Disjunction in health care data security

A lost or stolen unencrypted laptop storing PHI is a HIPAA violation or it is not subject to HIPAA fines.

A lost or stolen unencrypted laptop storing PHI is a HIPAA violation.

Therefore, it is subject to HIPAA fines.

The above is an example of a disjunctive syllogism: a valid three-step argument with a logical disjunction (the “or” statement). In this case, at least one of two statements is true. A disjunction is false if and only if both statements are false; otherwise it is true.

When considered in the context of health care cyber security, there’s a tendency to think in terms of “either/or” versus “both/and.” The former creates the inclination to pit one thing against another, which can lead to having to make a choice between alternatives to the exclusion of others. The latter works better with strategic organizational issues because it’s “a type of logic used in decision making that allows for a greater variety and scope of outcomes than a rigid either/or decision-making process. This approach is useful when comparing two or more possible tracks or outcomes in a real world setting.” (1)

Cyber security in health care requires “both/and” thinking, as cyber crime occurs with ever-new creativity. Health records are a valued commodity, and advances in health information technology and its interconnectedness have led to advances in the modes of cyber attacks (e.g., ransomware) used to steal patients’ protected health information (PHI). This evolution is expected to continue. (2)

In modern medical practices, digital assets (i.e., information technology and data) are the most valuable assets. Core operations depend on the uninterrupted operation of their electronic data processing that if degraded or damaged, could cost a practice thousands in lost revenue and productivity.

Yet, data security and control of information in health care lag behind other industries. According to the Health Care Industry Cybersecurity Task Force’s June 2017 report, the reasons are inadequate in-house expertise, poorly secured or outdated computer systems, and an overall lack of awareness of the seriousness and complexity of cyber threats today. (3)  And that’s where “both/and” thinking can help, because it can yield better reasoning when making complex decisions. It allows for a diversity of choices when implementing data security best practices, including proactive risk assessments; vulnerability testing; phishing campaigns; workforce security training; and intrusion detection systems; and managed detection and response.  

While it’s true many providers are under-resourced in defending against cyber risks, the need for effective cyber security has to be accepted and built upon. It’s ultimately about intrusion detection and containment of breach incidents, which requires multiple approaches.

Isaac Newton’s first law of mechanical motion is the Law of Inertia: A body at rest tends to stay in rest unless acted upon by an external force. The Law of Inertia also applies to human psychology. When faced with a difficult issue, the easiest “strategy” is to find a reason not to do something about it. We can always find a reason to wait or to push a difficult issue aside.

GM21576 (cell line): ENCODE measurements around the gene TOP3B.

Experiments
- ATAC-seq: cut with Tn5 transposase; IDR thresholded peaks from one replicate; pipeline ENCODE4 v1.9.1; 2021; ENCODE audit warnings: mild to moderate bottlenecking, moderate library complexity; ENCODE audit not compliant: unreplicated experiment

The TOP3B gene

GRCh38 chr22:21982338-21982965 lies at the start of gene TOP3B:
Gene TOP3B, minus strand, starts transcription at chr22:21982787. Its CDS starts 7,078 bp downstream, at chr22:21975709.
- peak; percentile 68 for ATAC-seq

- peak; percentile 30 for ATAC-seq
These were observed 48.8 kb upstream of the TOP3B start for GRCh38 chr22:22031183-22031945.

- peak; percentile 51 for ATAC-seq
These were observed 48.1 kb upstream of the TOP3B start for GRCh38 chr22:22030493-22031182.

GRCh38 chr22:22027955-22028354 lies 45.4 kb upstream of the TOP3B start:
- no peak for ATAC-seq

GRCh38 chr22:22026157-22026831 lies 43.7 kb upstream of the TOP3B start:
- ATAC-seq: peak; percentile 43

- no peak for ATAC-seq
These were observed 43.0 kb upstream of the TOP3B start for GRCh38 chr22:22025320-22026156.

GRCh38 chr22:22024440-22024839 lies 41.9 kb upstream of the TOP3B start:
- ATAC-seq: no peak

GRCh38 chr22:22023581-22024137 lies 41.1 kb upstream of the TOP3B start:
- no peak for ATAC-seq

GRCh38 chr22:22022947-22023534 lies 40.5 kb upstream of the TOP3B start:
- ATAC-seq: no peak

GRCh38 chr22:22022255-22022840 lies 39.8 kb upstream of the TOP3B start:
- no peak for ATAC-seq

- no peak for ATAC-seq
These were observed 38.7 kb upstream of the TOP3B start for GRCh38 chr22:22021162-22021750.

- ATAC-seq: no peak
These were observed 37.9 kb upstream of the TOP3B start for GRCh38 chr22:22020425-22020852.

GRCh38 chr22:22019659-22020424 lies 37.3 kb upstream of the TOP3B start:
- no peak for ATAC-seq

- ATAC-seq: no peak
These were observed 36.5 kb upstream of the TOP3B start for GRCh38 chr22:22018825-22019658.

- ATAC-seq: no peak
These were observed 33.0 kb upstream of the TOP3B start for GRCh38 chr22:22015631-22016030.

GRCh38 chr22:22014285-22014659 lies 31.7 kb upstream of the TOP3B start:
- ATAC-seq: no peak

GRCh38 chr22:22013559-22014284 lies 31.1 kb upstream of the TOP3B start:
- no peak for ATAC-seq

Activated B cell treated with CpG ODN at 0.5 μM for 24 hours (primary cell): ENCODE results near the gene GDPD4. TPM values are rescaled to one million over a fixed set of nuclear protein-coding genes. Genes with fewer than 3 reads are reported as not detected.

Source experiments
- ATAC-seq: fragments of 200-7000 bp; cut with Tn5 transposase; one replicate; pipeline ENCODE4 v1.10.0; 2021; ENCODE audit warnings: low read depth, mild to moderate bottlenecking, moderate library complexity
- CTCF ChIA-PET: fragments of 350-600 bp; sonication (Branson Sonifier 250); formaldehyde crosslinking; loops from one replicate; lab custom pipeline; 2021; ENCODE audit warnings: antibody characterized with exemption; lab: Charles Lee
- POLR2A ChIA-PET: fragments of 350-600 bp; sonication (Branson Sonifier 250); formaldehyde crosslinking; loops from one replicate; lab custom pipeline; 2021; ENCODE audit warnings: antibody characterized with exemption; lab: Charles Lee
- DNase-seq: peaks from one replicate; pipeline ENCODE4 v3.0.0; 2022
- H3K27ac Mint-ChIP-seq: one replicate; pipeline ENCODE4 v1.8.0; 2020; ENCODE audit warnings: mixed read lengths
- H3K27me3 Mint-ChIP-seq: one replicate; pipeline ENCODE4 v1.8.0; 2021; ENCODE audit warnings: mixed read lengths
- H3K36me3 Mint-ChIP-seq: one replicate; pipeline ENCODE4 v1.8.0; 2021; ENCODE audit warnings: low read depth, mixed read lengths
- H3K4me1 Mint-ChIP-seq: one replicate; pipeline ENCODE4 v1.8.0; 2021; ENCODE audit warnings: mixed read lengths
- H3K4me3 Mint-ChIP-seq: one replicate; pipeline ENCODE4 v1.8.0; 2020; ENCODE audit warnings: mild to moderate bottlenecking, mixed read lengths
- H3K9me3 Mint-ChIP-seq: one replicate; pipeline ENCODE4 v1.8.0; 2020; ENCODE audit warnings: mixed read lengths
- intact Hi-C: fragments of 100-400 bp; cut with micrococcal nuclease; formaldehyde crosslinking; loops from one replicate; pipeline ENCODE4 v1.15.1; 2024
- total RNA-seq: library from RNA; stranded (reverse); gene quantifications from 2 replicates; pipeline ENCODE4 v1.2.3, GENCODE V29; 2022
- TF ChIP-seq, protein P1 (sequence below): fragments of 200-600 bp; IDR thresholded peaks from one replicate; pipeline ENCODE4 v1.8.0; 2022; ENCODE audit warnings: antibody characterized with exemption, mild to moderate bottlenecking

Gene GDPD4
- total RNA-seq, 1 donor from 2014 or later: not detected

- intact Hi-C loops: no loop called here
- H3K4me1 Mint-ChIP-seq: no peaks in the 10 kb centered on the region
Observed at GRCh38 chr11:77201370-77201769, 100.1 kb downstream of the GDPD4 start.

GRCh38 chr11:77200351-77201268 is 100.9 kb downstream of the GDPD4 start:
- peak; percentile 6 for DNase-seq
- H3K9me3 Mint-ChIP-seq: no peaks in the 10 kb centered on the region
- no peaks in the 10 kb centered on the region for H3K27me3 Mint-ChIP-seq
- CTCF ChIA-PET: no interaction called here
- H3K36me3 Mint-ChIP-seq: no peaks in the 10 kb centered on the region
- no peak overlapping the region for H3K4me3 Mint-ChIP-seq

But the chances of a data breach are especially high in health care given the amount of collection, processing, storage, dissemination, and sharing of PHI occurring between multiple clinically-integrated networks. These risks are compounded by third party vendors and business associates who also have access to PHI, but whose cyber security posture is uncertain.

The U.S. Department of Health and Human Services recently launched a new online “HIPAA Breach Reporting Tool” to provide improved navigation to individuals who want to identify breaches of PHI and for ease-of-use for organizations reporting breach incidents. (4) This tool also shows how all breaches of PHI are investigated and successfully resolved by the Office for Civil Rights.

Going forward, it’s expected that state and federal regulators will continue to provide greater public transparency about data breach incidents and greater emphasis on safeguarding the privacy and security of patients’ health information.

According to Phishing.org, more than 100 billion spam emails are released each day and 85 percent of all organizations have been targets. (5)  If a provider doesn’t act to mitigate its cyber vulnerabilities today, what are they going to do instead? The answer to that question requires “both/and” thinking.


  1. Business Dictionary. What is both/and? Available at http://www.businessdictionary.com/definition/both-and.html. Accessed August 28, 2017
  2. Ponemon Institute. 2017 Cost of Data Breach Study: United States. Available at https://www-01.ibm.com/common/ssi/cgi-bin/ssialias?htmlfid=SEL03130USEN&. Accessed August 28, 2017.
  3. Public Health Emergency Cyber Security Task Force. Report on improving cyber security in the health care industry. Available at  https://www.phe.gov/Preparedness/planning/CyberTF/Documents/report2017.pdf . Accessed August 28, 2017.
  4. U.S. Department of Health and Human Services. Office of Civil Rights. Breach portal. Available at https://ocrportal.hhs.gov/ocr/breach/breach_report.jsf . Accessed August 28, 2017.
  5. Phishing.org. Available at https://www.phishing.org/. Accessed August 28, 2017.

About the Author

John Southrey is the Director of Cyber Consulting Services at TMLT. John can be reached at john-southrey@tmlt.org.

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